Nathan Haines: Vermillion Skies (Warner)

 |   |  1 min read

Nathan Haines: Lady Lywa
Nathan Haines: Vermillion Skies (Warner)

Following his highly successful, back-to-origins Sixties-framed album The Poet's Embrace, saxophonist Nathan Haines here not only continues in a similar vein but expands the parameters of his writing (the ballad Lady Lywa is instantly memorable and a real highpoint of economy and craftsmanship) and works with a large ensemble on a stately reworking and expansion of JJ Johnson's midnight ballad Lament, arranged and conducted by Wayne Senior.

Personally I've never been persuaded by some of Haines' vocal pieces (and the rather anemic First Light here doesn't do it for me) but the slinky Navarino Street finds him in excellent voice and the arrangement for horns is cleverly supportive of the lyrics which nod and wink at cool hipsters. The piano solo by Kevin Field confirms again that he can turn his hand to just about any idiom in jazz.

Good also to hear brother Joel's distinctive guitar in a few places here. 

Some found The Poet's Embrace a little tame (I didn't, I thought it was exactly the album he should have made) and I've no doubt some of the same comments might be made about this because of the high ballad quotient (and those vocal tracks). But this is often swinging, sophisticated band music (check Five Dimensions which peels off from early classic Brubeck) where restraint and economy is part of the contract.

That said, we might also hope that he really pushes himself the next time out -- as he edges towards on Frontier West -- otherwise the momentum will feel like it is being lost.

Again this is short (two sides of vinyl again, perhaps?) and firmly within a tradition (in a cover which evokes the classic Blue Note period, sans cigarette). But Haines and his fellow players haven't fallen for the old neo-con trap and have delivered something that, while erring towards the pleasant in places, creates a contemporary niche for itself.

As with The Poets Embrace, these tunes will doubtless brush up much more vigorous and gutsy live.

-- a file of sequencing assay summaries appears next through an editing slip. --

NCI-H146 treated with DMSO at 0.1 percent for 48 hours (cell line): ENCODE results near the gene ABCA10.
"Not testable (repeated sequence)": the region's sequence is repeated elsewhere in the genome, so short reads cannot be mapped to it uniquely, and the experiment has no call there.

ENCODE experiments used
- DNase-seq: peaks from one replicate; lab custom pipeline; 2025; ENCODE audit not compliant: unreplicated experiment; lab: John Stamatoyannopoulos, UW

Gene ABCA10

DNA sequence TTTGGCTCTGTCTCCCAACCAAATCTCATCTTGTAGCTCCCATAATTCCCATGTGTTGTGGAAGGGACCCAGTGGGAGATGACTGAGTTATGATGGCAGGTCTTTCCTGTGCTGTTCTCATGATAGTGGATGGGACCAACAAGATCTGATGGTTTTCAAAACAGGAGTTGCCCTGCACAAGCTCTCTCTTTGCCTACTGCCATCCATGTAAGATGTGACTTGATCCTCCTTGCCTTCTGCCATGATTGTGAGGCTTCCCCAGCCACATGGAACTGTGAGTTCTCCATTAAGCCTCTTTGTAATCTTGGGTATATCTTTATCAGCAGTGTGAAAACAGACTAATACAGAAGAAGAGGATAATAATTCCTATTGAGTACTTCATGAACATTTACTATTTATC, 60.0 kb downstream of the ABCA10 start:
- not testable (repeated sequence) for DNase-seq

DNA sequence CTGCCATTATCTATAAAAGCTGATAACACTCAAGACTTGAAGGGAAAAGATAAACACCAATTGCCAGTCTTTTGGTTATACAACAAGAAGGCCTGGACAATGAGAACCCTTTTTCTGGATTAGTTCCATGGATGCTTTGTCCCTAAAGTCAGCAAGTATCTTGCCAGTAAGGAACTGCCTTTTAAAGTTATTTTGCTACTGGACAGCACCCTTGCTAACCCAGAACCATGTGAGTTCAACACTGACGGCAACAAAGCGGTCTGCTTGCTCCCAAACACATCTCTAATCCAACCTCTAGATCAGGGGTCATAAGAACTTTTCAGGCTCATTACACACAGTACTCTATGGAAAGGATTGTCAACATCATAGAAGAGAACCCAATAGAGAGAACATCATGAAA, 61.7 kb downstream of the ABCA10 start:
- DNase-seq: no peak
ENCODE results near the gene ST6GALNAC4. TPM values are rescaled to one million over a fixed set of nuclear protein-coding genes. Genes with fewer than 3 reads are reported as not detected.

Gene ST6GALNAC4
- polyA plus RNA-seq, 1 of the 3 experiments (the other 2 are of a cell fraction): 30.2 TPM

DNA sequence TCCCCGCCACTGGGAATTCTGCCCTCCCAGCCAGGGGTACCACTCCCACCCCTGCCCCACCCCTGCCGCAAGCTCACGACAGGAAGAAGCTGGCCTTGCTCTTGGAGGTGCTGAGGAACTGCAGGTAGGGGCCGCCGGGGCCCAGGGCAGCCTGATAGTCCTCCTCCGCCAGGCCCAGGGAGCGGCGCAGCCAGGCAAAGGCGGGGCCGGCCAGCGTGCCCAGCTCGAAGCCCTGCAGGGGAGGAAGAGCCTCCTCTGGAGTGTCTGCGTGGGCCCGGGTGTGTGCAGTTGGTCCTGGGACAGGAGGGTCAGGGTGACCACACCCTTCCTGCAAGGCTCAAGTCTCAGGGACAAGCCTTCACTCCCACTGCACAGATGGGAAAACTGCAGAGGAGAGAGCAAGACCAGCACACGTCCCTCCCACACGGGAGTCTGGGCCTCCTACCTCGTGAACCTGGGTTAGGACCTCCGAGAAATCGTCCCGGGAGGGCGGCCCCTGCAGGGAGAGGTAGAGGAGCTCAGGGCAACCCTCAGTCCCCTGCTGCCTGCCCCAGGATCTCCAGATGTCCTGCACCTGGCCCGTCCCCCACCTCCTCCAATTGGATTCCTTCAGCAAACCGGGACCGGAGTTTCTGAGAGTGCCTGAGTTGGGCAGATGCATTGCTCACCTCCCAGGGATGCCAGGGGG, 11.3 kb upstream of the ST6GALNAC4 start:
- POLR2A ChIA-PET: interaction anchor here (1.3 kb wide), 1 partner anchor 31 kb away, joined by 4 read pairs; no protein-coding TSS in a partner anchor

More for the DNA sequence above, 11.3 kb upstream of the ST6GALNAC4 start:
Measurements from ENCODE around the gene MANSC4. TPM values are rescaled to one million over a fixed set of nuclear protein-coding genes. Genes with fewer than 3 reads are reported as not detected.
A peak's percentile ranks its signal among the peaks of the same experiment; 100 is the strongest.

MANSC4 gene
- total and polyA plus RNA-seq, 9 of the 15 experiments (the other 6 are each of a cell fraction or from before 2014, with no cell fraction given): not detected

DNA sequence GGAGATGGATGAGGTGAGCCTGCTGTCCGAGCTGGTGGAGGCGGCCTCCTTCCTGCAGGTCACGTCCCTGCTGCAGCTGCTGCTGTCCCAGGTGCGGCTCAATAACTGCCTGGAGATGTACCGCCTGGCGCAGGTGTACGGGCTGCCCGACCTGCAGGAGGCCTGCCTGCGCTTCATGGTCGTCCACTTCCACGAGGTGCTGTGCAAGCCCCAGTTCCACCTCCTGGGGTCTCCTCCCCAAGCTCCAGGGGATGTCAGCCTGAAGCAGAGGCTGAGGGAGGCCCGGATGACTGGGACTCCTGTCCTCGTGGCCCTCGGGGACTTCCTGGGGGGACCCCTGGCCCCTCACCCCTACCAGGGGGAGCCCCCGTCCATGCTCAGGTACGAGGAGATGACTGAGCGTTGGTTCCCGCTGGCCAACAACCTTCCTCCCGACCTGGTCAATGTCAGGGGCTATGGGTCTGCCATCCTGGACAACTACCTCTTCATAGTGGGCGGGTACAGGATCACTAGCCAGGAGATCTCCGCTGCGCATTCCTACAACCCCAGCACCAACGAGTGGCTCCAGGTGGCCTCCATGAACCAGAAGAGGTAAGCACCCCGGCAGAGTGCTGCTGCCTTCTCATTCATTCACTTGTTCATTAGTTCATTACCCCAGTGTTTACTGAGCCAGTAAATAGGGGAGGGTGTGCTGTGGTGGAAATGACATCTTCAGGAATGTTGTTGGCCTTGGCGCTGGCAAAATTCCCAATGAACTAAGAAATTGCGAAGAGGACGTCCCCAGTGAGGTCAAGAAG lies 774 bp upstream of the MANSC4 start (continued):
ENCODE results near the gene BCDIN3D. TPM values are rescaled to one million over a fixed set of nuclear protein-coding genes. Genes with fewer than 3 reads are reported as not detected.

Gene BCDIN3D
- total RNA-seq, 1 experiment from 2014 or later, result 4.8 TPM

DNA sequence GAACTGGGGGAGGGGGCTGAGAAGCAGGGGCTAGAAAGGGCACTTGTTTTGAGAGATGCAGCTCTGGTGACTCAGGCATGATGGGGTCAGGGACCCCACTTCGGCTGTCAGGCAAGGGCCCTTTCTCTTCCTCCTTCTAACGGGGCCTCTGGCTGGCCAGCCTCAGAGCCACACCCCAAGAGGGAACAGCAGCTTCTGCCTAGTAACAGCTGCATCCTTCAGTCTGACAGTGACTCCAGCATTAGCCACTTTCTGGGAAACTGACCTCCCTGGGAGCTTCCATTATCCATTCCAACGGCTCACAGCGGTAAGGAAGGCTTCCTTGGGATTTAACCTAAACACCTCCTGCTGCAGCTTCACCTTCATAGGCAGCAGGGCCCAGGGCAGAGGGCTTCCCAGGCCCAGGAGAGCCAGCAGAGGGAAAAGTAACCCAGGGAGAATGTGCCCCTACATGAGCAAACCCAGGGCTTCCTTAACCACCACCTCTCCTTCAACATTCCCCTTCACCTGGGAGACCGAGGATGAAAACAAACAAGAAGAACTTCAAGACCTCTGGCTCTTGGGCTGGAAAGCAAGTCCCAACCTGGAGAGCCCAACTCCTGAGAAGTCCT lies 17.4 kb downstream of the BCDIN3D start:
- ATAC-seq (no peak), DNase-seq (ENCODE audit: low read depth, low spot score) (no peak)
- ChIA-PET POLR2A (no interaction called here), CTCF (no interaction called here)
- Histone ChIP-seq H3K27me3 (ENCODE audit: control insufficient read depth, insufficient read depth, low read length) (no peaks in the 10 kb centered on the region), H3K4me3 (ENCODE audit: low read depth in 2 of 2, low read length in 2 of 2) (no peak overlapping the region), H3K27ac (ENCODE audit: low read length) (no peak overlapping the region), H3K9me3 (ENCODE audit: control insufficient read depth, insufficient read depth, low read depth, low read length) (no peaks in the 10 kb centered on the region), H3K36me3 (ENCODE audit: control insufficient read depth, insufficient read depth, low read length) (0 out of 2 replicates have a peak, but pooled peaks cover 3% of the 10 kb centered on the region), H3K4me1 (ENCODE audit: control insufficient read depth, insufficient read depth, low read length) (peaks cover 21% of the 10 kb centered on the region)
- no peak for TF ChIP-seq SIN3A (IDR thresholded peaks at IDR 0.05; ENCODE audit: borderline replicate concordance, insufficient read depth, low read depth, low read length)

And he's playing around the country in the next week or so. See here for dates

Share It

Your Comments

angelaS - Jun 10, 2013

Really enjoying this. I have possibly heard some of the tracks live a while ago but still enjoyable.

post a comment

More from this section   Jazz articles index

JOHN COLTRANE'S LOST ALBUM (2018): Four guys walk into a studio in New Jersey . . .

JOHN COLTRANE'S LOST ALBUM (2018): Four guys walk into a studio in New Jersey . . .

In the half century since his death (in 1967), the music of John Coltrane has inspired, charmed and challenged musicians, jazz aficionados and even worked its way into the language of hip-hop and... > Read more

Wynton Marsalis: He and She (Blue Note/EMI)

Wynton Marsalis: He and She (Blue Note/EMI)

It must be difficult being Wynton Marsalis, having done it all (at least if you consider "all" being going backwards through jazz pre-Sixties and bringing the music to the current... > Read more

Elsewhere at Elsewhere

Lil' Ed and the Blues Imperials: Jump Start (Alligator)

Lil' Ed and the Blues Imperials: Jump Start (Alligator)

When Bruce Iglauer founded Alligator Records in Chicago 40 years ago it was to release albums by the likes of Hound Dog Taylor and Albert Collins who were burning up local clubs with their... > Read more

THE FAMOUS ELSEWHERE QUESTIONNAIRE: Danny McCrum

THE FAMOUS ELSEWHERE QUESTIONNAIRE: Danny McCrum

New Zealand's Danny McCrum is one of those serial musicians: it's just what he does and he keeps on doing it. And at Elsewhere that is an admirable quality, especially when -- if like McCrum -- you... > Read more